West Texas Intermediate (WTI) crude oil prices are forecast to be slightly less than Brent in 2016 and the same as Brent in 2017. The EIA added that the current values of futures and options contracts suggest high uncertainty in the price outlook.
According to the data from Thomson Reuters, the Bonny Light oil price decreased by 14.84% to US$42.12/b as at end-July 2016, from end-June 2016. The average price of Bonny Light was US$46.14/b in July 2016, an increase of 6.28% from the average price of US$49.23/b recorded in June 2016.
Foreign Exchange Rate
The demand pressure returned and firmed up in July 2016. The CBN supply of foreign exchange is still dominated by the oil price revenue from the Federal Government of Nigeria (FGN).
The low oil receipt from supply shortages continue to put a strain on the CBN ability to defend the value of the Naira. The lacklustre attraction of foreign exchange inflows from the adoption of the flexible exchange rate also puts additional pressure on the Naira.
The ability of the CBN to intervene via its Secondary Market Intervention Sales (SMIS) has become difficult because of the need to conserve the external reserves from attrition.
The value of the Naira has depreciated after the adoption of the flexible exchange rate policy of the CBN in June 2016. There has been increasing tendency towards a divergence of foreign exchange rate between the inter-bank and parallel market rates after the new foreign exchange policy of the CBN. As at end-July 2016, the value of the Naira closed at US$1/N321.16 at the inter-bank market, a depreciation of 11.89%, from US$1/N282.97 at end-June 2016.
The parallel market has moved away from its immediate appreciation of 6.29% to US$1/N328, from US$1/N350 after the adoption of the new foreign exchange policy of the CBN. The demand pressure returned to the parallel market as foreign exchange users realised the weakness of the CBN supply intervention.
Consequently, the Naira depreciated by 6.63% at the parallel market to close at US$1/N377 at end-July 2016 from US$1/N352 as at end-June 2016. The average exchange rate at the parallel market depreciated by 3.41% to stand at US$1/N364.86 in July 2016, compared with US$1/N352.43 in June 2016.
The long-term stability in the foreign exchange rate depends on the ability to grow our export base and attract both Foreign Direct Investment (FDI) and Foreign Portfolio Investment (FPI). The policies to drive these growths lie outside monetary policy and more towards fiscal policy.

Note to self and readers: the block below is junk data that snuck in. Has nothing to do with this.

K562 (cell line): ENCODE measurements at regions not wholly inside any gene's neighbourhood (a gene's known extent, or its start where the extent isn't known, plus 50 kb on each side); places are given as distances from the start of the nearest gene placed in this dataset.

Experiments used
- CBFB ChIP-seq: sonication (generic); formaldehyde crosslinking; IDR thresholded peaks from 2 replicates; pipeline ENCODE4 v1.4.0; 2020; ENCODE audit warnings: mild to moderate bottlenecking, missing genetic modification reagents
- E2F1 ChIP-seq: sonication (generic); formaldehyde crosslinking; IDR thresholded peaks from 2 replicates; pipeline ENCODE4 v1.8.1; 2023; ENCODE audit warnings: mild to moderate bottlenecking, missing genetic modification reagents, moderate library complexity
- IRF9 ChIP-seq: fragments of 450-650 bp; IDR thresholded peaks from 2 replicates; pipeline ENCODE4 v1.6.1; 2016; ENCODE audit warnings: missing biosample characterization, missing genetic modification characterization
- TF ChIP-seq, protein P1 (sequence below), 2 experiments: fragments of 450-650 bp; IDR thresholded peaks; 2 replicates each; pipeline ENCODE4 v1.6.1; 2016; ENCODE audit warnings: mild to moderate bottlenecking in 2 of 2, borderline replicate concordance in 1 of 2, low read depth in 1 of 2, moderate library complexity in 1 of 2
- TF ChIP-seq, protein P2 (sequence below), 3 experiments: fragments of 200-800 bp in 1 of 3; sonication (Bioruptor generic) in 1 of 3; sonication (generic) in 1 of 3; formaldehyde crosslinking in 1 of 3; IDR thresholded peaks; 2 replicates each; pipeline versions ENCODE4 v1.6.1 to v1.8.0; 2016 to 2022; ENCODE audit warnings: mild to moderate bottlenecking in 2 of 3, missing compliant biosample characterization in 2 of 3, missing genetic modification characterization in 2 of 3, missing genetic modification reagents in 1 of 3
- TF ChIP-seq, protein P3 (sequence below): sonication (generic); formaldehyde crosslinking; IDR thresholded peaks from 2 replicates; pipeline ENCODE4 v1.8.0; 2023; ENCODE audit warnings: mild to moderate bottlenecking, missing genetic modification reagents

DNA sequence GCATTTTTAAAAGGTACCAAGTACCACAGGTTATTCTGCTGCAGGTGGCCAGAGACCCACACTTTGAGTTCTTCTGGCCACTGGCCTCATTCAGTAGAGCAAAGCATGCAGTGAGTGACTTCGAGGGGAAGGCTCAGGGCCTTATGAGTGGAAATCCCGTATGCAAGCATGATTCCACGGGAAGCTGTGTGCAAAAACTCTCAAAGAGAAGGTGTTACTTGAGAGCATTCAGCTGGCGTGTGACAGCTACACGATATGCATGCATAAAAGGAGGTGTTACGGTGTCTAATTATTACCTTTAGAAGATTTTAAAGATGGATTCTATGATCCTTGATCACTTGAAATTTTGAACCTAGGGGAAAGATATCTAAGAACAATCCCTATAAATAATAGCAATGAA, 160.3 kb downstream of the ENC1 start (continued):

Interest Rate and Yield Analysis
The yields on fixed income securities increased significantly in July 2016. The increase in the yields was because of the intention of the CBN to achieve positive real yields on fixed income securities in the market.
The fixed income market analysis for July 2016 shows a net inflow of about N134bn, compared with a net inflow of about N32bn in June 2016. The major outflows in July 2016 were the Open Market Operations (OMO) and Repurchase Bills (REPO) of N397bn, Primary NTBs of about N275bn, and the bond auction of about N120bn.
Meanwhile, in June 2016, the major outflow was from the Primary NTBs of about N453bn, the OMO and REPO of N299bn, and the bond auction of about N100bn. The major inflows in July 2016 were the OMO and REPO Bills of N386bn, matured NTBs of about N275bn, and the Federation Account Allocation Committee (FAAC) injection of about N265bn.
In June 2016, the matured NTBs of about N453bn, OMO and REPO Bills of N284bn, and the Federation Account Allocation Committee (FAAC) injection of about N148bn were the major inflows.
At the NTBs auction, average yields increased significantly across the various tenors in July 2016, compared with June 2016. The average 91-day NTB yield stood at 12.45% in July, up from 8.86% in June. The average 182-day NTB yield closed at 14.91%, up from 10.80% in June.
The average 364-day NTB yield closed at 18.67%, up from 14.58% in June 2016. The average 30-day NIBOR closed at 15.10% in July 2016, up from 10.83% in June 2016. The average 90-day NIBOR increased to 16.54%, from 13.24% in the preceding month.
The yields on the FGN Bonds monitored closed higher in July 2016, compared with June 2016
Revised Outlook Going Forward
A total inflow of about N1.42trn should hit the money market from the various maturing government securities and Federation Account Allocation Committee (FAAC) in the month of August 2016.
Our expected outflows from the various sources such as government securities and statutory withdrawals are estimated at N619bn, leading to a net inflow of about N801bn.
This analysis does not include the Cash Reserve Requirement (CRR). The market is expected to be tight in the month of August 2016. The tightness will come from the OMO operations of the CBN because of the maturities to be repaid in August 2016.
We expect that the interest rate and yield will rise further in the month of August, compared with July 2016. The major drivers are:
· The mop-up activities of the CBN through OMO because of the maturities to hit the market in August
· The desire of the CBN to achieve positive real yield on fixed income securities
· The intention of the CBN to attract FPI and FDI
· Fiscal deficit financing of the FGN
· The impact of the tight monetary policy stance of the CBN.
· We recommend staggered investments between Treasury Bills and long dated FGN Bonds in order to minimise the impact of reinvestment risk.
The average yields on the FGN Eurobonds were lower in July 2016 than in June 2016. Consequently, the average prices of the bonds closed higher in the month of July, compared with June 2016. The attractiveness of the yields on the FGN Euro bond compared with similar risk profiled bonds led to the increase in the prices in July 2016.